10. 10. The closure system of claim 8, wherein, when the outer member is in the sealing configuration, each of the plurality of struts is contracted in a direction substantially parallel to the inner member, when the inner member is positioned against the first tissue surface.
  11. 11. The closure system of claim 1, wherein each of the inner member, the outer member, and the sealing membrane includes a bioabsorbable material.
  12. 12. The closure system of claim 1, wherein the sealing membrane includes one or more perforations near its proximal end.
  13. 13. The closure system of claim 1, further comprising:
    a delivery assembly, comprising:
    a handle having a first housing portion and a second housing portion;
    a rail extending from a first end, engaged with the inner member, to a second end, statically coupled with the second housing portion, and supporting the outer member at a position between the first and second ends;
    a shear tube extending from a first end, including a keyed passageway, to a second end, engaged with the second housing portion;
    a delivery tube concentrically surrounding portions of the shear tube, the delivery tube coupled to an end of the sealing membrane on a first end and coupled to the first housing portion on a second end; and
    an actuation member engaged with the second end of the shear tube and configured to urge the first end of the shear tube in a direction to expand the outer member from its delivery configuration to its sealing configuration.
  14. 14. The closure system of claim 13, wherein the first housing portion is releasably lockable to the second housing portion, and
    wherein the first housing portion is rotatable relative to the second housing portion when unlocked.
  15. 15. The closure system of claim 13, wherein the second end of the shear tube is engaged with an axial tract of the second housing portion such that the shear tube can only move axially relative to the second housing portion.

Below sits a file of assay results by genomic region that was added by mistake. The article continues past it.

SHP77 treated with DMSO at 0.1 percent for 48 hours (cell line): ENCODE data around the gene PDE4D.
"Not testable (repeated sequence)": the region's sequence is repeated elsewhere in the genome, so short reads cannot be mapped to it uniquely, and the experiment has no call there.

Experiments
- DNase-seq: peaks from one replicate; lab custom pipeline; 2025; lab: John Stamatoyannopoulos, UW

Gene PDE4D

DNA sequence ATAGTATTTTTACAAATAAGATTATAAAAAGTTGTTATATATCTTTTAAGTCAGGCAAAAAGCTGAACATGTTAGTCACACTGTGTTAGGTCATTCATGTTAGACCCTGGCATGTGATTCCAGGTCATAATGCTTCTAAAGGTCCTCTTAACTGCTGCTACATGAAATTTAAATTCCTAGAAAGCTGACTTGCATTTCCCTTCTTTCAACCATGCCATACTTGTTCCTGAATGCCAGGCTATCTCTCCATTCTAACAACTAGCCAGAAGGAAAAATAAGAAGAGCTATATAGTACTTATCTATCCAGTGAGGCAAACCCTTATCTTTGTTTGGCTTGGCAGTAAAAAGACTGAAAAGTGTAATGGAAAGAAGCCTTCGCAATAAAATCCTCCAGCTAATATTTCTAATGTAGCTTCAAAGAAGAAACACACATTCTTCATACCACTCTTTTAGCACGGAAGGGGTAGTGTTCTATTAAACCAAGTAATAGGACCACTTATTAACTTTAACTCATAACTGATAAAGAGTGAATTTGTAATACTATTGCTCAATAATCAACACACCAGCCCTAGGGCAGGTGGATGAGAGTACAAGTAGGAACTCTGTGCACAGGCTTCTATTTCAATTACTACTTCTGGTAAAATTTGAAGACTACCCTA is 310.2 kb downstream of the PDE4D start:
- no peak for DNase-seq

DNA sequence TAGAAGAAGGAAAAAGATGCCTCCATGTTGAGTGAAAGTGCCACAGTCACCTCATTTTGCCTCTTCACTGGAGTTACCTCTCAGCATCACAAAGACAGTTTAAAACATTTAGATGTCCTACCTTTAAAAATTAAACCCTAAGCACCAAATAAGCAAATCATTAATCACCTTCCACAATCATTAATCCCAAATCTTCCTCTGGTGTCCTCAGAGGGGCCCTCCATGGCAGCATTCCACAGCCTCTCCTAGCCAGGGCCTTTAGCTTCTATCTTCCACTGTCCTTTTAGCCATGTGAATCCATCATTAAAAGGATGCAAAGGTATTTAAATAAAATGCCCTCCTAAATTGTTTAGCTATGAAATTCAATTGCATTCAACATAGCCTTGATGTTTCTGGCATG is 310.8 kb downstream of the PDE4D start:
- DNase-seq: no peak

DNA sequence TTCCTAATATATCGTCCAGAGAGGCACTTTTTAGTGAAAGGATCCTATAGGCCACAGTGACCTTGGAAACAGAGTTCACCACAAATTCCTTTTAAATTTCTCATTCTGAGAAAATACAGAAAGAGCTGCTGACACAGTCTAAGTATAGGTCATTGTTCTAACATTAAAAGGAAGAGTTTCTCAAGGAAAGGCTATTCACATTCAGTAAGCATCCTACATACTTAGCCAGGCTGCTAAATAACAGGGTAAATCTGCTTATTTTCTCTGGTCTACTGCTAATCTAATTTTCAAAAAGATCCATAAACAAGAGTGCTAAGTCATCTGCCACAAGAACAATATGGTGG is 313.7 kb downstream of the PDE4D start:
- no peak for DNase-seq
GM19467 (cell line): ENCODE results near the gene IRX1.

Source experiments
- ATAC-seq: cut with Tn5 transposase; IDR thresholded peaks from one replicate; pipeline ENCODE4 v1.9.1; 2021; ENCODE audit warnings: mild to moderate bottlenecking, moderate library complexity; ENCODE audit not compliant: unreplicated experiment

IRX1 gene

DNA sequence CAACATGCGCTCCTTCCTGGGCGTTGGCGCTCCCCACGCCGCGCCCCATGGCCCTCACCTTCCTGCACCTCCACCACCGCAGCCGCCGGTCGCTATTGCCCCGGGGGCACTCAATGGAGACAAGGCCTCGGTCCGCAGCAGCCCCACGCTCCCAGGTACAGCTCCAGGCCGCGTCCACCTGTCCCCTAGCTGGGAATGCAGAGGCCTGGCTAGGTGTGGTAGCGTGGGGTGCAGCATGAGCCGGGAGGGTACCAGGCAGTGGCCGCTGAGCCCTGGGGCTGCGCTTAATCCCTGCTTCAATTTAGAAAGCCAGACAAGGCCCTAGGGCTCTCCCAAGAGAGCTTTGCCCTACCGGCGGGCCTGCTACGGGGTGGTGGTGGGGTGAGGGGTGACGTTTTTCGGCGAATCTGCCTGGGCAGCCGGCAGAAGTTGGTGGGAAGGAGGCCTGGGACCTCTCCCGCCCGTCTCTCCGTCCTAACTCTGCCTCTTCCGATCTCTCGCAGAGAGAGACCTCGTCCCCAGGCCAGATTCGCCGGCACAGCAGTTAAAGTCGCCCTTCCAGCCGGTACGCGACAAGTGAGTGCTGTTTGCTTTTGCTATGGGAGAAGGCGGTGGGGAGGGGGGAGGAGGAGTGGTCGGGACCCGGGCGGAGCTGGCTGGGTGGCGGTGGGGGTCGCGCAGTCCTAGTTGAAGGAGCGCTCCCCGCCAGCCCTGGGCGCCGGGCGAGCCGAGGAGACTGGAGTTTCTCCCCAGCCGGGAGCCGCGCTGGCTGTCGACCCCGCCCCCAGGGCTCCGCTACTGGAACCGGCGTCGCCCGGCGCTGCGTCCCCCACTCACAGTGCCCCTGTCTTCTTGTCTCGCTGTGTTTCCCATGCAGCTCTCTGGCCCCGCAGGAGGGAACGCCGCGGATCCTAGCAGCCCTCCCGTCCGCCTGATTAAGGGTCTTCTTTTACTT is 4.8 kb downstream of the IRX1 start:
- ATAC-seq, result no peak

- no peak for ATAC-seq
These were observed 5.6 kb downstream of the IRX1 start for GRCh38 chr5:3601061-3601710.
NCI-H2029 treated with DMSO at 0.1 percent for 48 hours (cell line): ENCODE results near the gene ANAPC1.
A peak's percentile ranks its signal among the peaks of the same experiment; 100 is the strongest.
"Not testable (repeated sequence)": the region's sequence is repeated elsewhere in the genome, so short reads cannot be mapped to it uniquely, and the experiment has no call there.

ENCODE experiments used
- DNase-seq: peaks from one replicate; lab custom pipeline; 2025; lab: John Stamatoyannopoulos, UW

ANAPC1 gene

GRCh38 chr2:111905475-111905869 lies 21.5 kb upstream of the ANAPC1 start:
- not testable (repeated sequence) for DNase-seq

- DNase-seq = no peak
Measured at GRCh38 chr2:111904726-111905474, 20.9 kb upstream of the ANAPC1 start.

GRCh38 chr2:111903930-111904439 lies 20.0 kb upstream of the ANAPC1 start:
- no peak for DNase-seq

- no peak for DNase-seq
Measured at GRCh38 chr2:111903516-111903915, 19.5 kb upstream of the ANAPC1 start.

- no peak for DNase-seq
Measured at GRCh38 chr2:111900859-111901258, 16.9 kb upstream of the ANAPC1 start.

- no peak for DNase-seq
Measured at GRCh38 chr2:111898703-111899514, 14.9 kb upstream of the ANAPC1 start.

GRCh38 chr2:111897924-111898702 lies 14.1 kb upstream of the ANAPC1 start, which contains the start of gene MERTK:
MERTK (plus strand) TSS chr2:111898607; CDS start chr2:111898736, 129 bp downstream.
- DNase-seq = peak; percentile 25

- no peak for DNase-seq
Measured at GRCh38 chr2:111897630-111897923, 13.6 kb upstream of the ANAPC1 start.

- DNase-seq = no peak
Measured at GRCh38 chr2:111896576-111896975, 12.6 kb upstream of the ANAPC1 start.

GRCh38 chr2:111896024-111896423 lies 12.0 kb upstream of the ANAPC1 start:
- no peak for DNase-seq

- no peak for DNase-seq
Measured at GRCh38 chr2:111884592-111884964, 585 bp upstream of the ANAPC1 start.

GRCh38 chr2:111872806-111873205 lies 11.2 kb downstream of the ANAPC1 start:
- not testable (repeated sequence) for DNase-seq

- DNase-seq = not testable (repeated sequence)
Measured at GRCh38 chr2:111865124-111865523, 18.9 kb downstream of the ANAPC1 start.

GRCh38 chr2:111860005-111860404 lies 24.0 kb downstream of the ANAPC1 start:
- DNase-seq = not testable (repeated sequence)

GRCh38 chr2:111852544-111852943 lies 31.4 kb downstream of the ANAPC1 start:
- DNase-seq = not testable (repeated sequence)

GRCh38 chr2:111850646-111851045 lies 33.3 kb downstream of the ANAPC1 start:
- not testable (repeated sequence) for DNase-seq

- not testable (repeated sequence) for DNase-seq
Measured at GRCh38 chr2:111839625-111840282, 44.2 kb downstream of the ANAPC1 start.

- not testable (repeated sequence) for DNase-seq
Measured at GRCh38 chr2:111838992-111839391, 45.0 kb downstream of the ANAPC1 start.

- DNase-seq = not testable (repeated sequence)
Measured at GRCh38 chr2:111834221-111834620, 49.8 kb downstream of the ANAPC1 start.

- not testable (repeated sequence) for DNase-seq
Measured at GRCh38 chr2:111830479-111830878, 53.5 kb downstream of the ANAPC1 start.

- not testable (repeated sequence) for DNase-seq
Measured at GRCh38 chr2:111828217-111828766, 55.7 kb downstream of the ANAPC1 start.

16. 16. The closure system of claim 13, wherein the delivery assembly further comprises a push tube positioned between the shear tube and the delivery tube,
    the push tube extending from a first end, including a keyed passageway, to a second end, engaged with an axial tract of the first housing portion such that the push tube can only move axially relative to the first housing portion.
  17. 17. A method for sealing a hole that extends between an inner vessel surface and an outer vessel surface, comprising:
    inserting an inner member through the hole and into a lumen of a vessel;
    pulling the inner member against the inner vessel surface, including arranging portions of a connecting member and a sealing membrane, which are coupled on their first ends to the inner member, to extend to the outside of the vessel on their second ends;
    inserting an outer member in a delivery configuration through the second end of the sealing membrane such that the sealing membrane at least partially surrounds the outer member; and
    applying a compressive force to the outer member, including expanding the outer member from the delivery configuration to a sealing configuration and urging a mid-region of the sealing membrane radially outward such that its outer surface contacts and conforms to an edge of the hole.
  18. 18. The method of claim 17, wherein applying the compressive force to the outer member includes expanding the outer member to a circumference greater than a perimeter of the hole.
  19. 19. The method of claim 17, further comprising securing a position of the inner member against the inner vessel surface and the expansion of the outer member in the sealing configuration, including engaging a locking member with a portion of the connecting member.
  20. 20. The method of claim 19, further comprising changing a circumference of the outer member in the sealing configuration by adjusting a position of the locking member relative to the connecting member.
  21. 21. The method of claim 19, further comprising shearing portions of the connecting member proximal of the locking member.
  22. 22. The method of claim 17, wherein inserting the outer member through the second end of the sealing membrane includes positioning the outer member into a portion of the sealing membrane having a larger cross-sectional size than other portions of the sealing membrane.
  23. 23. The method of claim 17, further comprising viewing encapsulated pockets of iodine in the inner member using x-ray.
  24. 24. The method of claim 17, further comprising tearing excess portions of the sealing membrane along one or more perforations near its proximal end.
US15040023 2015-02-10 2016-02-10 Closure device for sealing percutaneous opening in a vessel Pending US20160228109A1 (en)

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WO2016130610A2 (en) 2016-08-18 application
WO2016130610A3 (en) 2016-11-03 application
JP2018508255A (en) 2018-03-29 application
CA2975309A1 (en) 2016-08-18 application
EP3256051A2 (en) 2017-12-20 application